This is the final part of Minister of Games Robert Bell’s blog series defining games. Get caught up on the earlier posts here!
Given the definition for games I’ve been discussing in the previous posts, I’ve wondered if stock trading could be considered a game. After all, if one thinks of the stock trader as a player, he or she has the ability to buy and sell stock shares, is constrained by clearly defined regulations and, of course, makes calculated choices to earn monetary rewards in exchange for risking potential losses based on other players’ decisions. Is this a game?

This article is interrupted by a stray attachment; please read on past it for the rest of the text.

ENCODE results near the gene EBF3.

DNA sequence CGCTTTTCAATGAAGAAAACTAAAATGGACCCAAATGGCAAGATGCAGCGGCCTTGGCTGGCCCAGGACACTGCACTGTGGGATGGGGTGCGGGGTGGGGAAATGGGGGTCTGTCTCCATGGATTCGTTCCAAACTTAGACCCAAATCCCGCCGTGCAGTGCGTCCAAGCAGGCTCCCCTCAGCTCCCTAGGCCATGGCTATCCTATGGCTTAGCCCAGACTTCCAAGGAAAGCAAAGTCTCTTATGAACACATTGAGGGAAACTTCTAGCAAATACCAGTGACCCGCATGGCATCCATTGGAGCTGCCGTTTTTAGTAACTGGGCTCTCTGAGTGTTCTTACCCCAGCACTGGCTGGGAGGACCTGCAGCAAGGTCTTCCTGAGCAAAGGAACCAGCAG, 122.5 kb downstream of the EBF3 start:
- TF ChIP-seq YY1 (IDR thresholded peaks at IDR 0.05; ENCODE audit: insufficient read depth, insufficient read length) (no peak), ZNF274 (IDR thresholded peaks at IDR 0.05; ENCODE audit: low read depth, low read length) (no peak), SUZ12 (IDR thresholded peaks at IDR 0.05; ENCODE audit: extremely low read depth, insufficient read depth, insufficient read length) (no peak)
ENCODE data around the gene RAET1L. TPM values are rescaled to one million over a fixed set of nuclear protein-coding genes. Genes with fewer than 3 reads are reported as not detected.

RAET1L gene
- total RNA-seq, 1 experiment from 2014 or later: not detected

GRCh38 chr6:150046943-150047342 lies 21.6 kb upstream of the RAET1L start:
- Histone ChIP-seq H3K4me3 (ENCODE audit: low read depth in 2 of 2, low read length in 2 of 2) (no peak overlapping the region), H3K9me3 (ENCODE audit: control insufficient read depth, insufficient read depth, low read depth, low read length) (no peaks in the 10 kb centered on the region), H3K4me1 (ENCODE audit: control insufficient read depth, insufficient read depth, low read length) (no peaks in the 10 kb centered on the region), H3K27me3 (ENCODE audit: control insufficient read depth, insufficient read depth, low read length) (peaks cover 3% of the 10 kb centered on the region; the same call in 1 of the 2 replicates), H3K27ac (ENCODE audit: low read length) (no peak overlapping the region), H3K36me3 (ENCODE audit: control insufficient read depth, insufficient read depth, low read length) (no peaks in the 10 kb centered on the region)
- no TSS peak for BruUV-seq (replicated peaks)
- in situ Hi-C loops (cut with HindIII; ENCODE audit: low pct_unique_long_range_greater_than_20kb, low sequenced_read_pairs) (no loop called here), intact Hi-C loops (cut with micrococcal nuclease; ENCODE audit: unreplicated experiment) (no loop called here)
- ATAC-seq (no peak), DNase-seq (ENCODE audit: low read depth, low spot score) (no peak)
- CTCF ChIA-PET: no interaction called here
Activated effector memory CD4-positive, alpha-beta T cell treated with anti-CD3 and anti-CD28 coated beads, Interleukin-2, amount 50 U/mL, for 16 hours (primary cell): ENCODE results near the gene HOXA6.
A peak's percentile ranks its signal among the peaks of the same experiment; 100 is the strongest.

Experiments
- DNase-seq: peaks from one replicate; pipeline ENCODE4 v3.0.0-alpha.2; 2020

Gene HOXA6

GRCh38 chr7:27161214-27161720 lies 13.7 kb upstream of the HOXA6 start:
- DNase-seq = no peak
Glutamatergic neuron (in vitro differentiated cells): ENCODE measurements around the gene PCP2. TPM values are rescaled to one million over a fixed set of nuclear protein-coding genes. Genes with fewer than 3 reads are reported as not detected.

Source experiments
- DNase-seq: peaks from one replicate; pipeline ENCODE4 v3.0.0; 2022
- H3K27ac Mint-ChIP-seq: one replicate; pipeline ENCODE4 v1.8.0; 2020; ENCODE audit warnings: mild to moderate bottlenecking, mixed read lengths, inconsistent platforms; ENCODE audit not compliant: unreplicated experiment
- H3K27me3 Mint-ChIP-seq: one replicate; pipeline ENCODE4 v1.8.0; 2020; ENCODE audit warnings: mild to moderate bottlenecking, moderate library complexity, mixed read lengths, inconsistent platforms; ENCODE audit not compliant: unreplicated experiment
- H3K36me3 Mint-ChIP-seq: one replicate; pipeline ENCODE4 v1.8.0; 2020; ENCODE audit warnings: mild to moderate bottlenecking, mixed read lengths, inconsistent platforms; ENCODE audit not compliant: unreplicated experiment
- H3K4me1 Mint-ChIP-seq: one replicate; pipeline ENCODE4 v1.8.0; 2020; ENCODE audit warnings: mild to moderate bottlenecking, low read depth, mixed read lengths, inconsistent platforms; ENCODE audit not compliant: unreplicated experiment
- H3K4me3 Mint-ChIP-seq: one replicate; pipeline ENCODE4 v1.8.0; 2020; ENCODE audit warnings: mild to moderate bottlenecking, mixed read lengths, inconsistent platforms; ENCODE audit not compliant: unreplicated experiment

I’d argue it’s not, partially because, as I understand it, there’s little clear and consistent logic underlying stock trading activities (economists are notoriously limited in modeling financial activities due to their acknowledged unpredictability). But there are other reasons why I don’t think real-life stock trading fits the bill, reasons that I’ll discuss in my next series of posts: What Isn’t a Game?
Robert Bell is Minister of Games at Enspire Studios.